AT&T’s vanilla version of 5G is branded 5G, and its rocky-road version is labeled 5G Plus.

It depends on where you go. (Some countries still lack thorough 4G coverage.) China is poised to have the largest 5G network in the world, and 5G is well underway in Japan and South Korea. The European Union’s goal is to release 5G in at least one major city in each member state this year, according to a study conducted for the European Commission.

The benefits will probably feel subtle and significant.

Lower latency is crucial to future mobile applications. It could make virtual reality work more smoothly — like if you were watching a virtual-reality broadcast of a live sports game and wanted to look around the stadium.

Reduced lag may also improve gaming: If you were playing a shooting game with friends online, there would be less delay between button presses and your actions in the game.

A reduction in latency will also help internet-connected devices talk to one another immediately. That is why technologists are looking to 5G deployment as a crucial step toward a world of autonomous cars. If one car is 5G equipped and so is the other, they can tell each other when they are braking. Or if the vehicle is signaling to turn right, it can communicate the turn to cars behind it so they can slow down or switch lanes.

“You can see why that’s not very relevant today but very useful tomorrow,” said Frank Gillett, a technology analyst for Forrester Research.

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5G (Wireless Communications) Antitrust Laws and Competition Issues Delrahim, Makan Justice Department Mergers, Acquisitions and Divestitures Regulation and Deregulation of Industry Sprint Nextel Corporation T-Mobile US Inc Uncategorized Wireless Communications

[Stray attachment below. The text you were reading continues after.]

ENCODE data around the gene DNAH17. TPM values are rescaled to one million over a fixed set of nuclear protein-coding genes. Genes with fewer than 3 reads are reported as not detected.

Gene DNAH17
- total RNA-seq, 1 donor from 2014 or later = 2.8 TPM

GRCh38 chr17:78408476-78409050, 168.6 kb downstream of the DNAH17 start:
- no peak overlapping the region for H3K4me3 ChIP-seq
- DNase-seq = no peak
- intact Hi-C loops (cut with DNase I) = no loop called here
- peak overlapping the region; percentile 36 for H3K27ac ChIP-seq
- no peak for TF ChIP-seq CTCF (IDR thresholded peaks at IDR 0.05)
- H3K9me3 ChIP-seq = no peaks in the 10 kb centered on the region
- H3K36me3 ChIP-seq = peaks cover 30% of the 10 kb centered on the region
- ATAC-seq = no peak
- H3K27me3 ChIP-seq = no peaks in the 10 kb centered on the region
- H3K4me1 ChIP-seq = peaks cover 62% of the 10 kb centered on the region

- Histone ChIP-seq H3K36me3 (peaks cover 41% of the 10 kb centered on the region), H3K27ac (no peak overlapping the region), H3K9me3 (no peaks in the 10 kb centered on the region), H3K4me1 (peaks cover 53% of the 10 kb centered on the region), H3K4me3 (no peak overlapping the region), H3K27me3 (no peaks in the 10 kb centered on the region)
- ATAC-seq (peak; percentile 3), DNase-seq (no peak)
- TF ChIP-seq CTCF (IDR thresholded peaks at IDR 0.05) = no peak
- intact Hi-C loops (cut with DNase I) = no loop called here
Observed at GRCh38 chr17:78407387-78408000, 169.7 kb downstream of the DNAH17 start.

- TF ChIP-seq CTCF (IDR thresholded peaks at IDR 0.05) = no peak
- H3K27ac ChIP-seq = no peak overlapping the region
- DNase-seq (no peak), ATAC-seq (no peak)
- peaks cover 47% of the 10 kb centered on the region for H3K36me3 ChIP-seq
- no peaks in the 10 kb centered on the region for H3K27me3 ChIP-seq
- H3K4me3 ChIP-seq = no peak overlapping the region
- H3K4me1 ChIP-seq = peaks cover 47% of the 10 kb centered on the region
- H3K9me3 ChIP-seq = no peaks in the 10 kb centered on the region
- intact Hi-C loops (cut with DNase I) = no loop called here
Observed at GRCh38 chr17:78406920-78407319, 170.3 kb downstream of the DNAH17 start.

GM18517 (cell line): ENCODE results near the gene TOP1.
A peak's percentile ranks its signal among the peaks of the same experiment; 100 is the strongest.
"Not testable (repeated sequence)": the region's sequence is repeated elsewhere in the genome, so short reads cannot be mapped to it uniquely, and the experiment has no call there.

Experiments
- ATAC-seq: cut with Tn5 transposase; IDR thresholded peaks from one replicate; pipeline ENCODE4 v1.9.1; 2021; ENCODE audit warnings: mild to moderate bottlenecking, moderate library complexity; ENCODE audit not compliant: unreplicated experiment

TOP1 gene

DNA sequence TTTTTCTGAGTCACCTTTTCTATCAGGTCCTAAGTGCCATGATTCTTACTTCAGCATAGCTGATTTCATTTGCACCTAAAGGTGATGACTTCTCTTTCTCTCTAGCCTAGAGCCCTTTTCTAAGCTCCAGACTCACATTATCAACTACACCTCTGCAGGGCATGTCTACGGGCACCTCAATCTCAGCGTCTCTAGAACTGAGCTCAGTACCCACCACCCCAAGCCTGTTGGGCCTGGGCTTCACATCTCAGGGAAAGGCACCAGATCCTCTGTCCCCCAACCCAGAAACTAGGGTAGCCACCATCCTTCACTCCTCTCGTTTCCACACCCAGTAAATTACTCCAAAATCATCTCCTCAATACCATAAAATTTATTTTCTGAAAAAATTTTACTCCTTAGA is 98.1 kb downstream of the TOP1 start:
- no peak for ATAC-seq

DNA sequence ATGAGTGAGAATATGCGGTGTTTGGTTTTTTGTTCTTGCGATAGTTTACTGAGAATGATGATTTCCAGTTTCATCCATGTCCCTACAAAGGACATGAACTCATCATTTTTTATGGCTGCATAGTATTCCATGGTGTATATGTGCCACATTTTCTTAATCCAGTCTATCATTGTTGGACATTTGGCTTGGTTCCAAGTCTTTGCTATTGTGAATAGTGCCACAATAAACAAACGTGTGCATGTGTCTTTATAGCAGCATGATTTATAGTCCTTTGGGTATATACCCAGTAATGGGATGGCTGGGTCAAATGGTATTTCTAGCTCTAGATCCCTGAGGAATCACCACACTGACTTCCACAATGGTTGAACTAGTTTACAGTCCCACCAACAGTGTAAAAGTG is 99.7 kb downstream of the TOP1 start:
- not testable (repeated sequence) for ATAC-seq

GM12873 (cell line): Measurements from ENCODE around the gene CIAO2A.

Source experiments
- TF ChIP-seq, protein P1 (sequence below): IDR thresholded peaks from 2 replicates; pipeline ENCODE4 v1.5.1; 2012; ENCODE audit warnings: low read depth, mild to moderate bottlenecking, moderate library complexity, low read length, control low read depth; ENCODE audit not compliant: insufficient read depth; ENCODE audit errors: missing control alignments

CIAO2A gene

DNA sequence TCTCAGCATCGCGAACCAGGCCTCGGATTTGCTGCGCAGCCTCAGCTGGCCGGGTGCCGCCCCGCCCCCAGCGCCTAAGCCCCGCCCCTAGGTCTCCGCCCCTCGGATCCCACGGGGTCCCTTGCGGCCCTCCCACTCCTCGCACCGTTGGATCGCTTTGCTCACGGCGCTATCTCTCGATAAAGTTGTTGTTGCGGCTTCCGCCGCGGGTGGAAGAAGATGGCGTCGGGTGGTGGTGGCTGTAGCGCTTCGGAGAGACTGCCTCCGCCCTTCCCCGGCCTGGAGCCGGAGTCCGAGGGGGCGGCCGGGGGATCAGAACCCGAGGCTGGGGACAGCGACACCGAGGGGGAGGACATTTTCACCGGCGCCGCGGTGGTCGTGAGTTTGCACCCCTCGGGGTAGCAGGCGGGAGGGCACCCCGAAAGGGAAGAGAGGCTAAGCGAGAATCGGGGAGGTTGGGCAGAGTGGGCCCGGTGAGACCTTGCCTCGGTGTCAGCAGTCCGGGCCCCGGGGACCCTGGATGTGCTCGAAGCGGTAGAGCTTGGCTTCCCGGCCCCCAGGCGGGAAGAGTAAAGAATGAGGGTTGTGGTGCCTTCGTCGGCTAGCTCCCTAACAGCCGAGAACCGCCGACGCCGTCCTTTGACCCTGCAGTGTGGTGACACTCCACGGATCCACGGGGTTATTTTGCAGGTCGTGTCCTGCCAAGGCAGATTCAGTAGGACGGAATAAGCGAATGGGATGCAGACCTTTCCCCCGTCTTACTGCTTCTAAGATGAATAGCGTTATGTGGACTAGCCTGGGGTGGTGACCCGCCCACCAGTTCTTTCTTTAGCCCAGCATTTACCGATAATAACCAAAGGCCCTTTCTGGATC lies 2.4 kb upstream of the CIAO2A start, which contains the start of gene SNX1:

How a Top Antitrust Official Helped T-Mobile and Sprint Merge

WASHINGTON — As the $26 billion blockbuster merger between T-Mobile and Sprint teetered this summer, Makan Delrahim, the head of the Justice Department’s antitrust division, labored to rescue it behind the scenes, according to text messages revealed this week in a lawsuit to block the deal.

Mr. Delrahim connected company executives with the F.C.C. and members of Congress. And he gave executives insight into the thinking of Ajit Pai, the chairman of the F.C.C. who would also have to approve the merger.

He is “open and willing” to discussions about the deal, Mr. Delrahim said in one text message in June, a month before regulators blessed the transaction.

The messages between Mr. Delrahim and the executives involved in structuring one of the telecom industry’s most significant mergers in generations provide a rare inside look at the hands-on work the Justice Department’s top antitrust official undertook to shape the deal.

While it is not unusual for a law enforcement official to work behind the scenes to help companies overcome antitrust concerns, efforts like the one undertaken by Mr. Delrahim are almost always hidden from view.

The text messages show that he played a crucial role in bringing together top executives of T-Mobile, Sprint and another company, Dish, for negotiations. The Justice Department has said it would not have approved the merger without the emergence of another competitor like Dish.